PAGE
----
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Far-right presidential candidate criticized for downplaying China’s repression of Uyghurs

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Sinan Oğan, a far-right presidential candidate representing a bloc of four parties, is experiencing a backlash for suggesting that China’s treatment of its Uyghur Muslim minority in northwestern Xinjiang province is not as severe as claimed.

Human rights groups estimate that approximately 1 million Uyghurs have been arbitrarily detained in prison camps, with reports of forced sterilization, systematic torture and rape.

The Chinese Communist Party (CCP) denies committing atrocities and abuses against the Uyghurs despite a growing body of evidence.

Oğan spoke about China’s treatment of the Uyghurs during a political debate program released on the “Babala TV” YouTube channel on Monday.

“There is cruelty and pressure there, but this pressure is not as bad as they claim. Why are they exaggerating it? Because America sees it as the soft underbelly of China. … [But] yes, there is persecution in East Turkestan,” Oğan said.

Salih Gergerlioğlu, son of pro-Kurdish Peoples’ Democratic Party (HDP) lawmaker and prominent human rights activist Ömer Faruk Gergerlioğlu, on Tuesday accused Oğan of being oblivious to the persecution of Uyghurs in China.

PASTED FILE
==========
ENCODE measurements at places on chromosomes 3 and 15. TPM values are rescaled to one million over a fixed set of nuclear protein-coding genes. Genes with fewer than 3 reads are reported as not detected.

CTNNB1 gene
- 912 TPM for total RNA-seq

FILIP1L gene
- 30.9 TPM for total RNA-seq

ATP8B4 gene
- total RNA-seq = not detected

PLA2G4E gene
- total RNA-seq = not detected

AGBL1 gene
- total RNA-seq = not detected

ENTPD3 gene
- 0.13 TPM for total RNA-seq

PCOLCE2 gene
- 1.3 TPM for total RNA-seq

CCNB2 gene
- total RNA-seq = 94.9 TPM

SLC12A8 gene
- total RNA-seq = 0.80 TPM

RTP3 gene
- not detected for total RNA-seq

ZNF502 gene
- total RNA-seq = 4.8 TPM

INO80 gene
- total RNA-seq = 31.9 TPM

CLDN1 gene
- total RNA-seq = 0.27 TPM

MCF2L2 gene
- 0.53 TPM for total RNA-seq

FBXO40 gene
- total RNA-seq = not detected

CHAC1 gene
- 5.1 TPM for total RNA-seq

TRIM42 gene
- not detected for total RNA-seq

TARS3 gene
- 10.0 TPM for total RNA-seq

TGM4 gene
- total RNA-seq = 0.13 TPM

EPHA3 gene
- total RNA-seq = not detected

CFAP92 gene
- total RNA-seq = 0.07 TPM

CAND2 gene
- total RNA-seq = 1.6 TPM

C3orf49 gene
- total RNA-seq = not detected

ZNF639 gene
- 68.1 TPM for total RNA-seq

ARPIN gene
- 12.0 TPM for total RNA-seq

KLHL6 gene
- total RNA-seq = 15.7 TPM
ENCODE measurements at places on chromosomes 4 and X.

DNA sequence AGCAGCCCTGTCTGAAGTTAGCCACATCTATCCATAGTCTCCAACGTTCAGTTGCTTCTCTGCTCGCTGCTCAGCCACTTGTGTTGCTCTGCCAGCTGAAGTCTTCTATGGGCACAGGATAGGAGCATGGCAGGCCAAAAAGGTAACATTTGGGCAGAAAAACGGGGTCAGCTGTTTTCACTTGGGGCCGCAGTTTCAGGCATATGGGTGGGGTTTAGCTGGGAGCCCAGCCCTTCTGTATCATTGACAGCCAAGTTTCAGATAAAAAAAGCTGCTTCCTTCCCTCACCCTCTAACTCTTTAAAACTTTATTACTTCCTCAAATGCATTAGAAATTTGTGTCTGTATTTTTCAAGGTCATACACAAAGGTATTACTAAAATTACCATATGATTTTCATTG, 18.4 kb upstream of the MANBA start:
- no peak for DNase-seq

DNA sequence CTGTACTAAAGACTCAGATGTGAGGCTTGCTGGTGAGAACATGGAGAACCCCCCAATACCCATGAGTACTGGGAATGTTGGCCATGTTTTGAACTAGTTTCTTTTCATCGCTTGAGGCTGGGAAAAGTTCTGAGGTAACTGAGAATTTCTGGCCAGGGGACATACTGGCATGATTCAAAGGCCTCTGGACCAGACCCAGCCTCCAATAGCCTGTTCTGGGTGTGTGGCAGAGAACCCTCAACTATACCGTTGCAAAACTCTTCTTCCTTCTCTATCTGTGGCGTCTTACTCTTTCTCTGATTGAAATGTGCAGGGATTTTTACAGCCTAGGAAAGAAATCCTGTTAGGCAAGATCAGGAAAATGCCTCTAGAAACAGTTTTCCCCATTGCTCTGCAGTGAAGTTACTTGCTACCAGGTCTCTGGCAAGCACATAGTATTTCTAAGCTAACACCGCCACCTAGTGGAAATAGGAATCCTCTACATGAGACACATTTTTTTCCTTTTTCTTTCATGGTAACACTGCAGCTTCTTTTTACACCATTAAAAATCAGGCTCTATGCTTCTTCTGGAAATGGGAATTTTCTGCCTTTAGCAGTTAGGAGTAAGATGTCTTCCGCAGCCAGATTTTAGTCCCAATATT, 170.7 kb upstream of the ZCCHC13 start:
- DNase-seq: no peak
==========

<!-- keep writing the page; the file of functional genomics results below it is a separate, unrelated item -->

“Mr. Oğan, what exaggeration are you talking about? Have you ever talked to Uyghurs in Turkey? Have you followed their struggles? Many can’t even hear from their families. Thousands of people are in captivity there,” he said in a tweet.

Uyghur journalist and activist Selahaddin Kaşgarlı also criticized Oğan’s comments, saying in a series of tweets that calling the “genocide” committed by the Chinese administration in East Turkestan, which is known to the whole world, “an exaggeration,” was “shameful” and “unacceptable.”

Kaşgarlı said he had lived away from his parents for 18 years, learned that his 70-year-old grandmother was killed in a prison camp a year after it happened and is still unable to hear from his family because of the persecution that Oğan calls an “exaggeration.”

Oğan, a former member of the Nationalist Movement Party (MHP), an ally of President Recep Tayyip Erdoğan’s Justice and Development Party (AKP), will run in the presidential election slated for May 14 as the candidate of ATA Alliance, a bloc of four parties – the Victory Party (ZP), Justice Party (AP), My Country Party (ÜP) and Turkey Alliance Party (TÜİP) – known for their nationalist stances.

Turkey has been a destination for thousands of Uyghurs fleeing China and home to a sizable Uyghur diaspora, numbering some 50,000 and the largest Uyghur diaspora in the world. But a Turkey-China extradition treaty signed in 2017 that is still awaiting ratification by the Turkish parliament has led to fears that it could be used to target Uyghurs in Turkey.

The Uyghurs have sought refuge in Turkey because of their shared cultural ties. Turkey, however, has become less vocal about the plight of the Uyghurs in recent years as it has developed economic ties with China.

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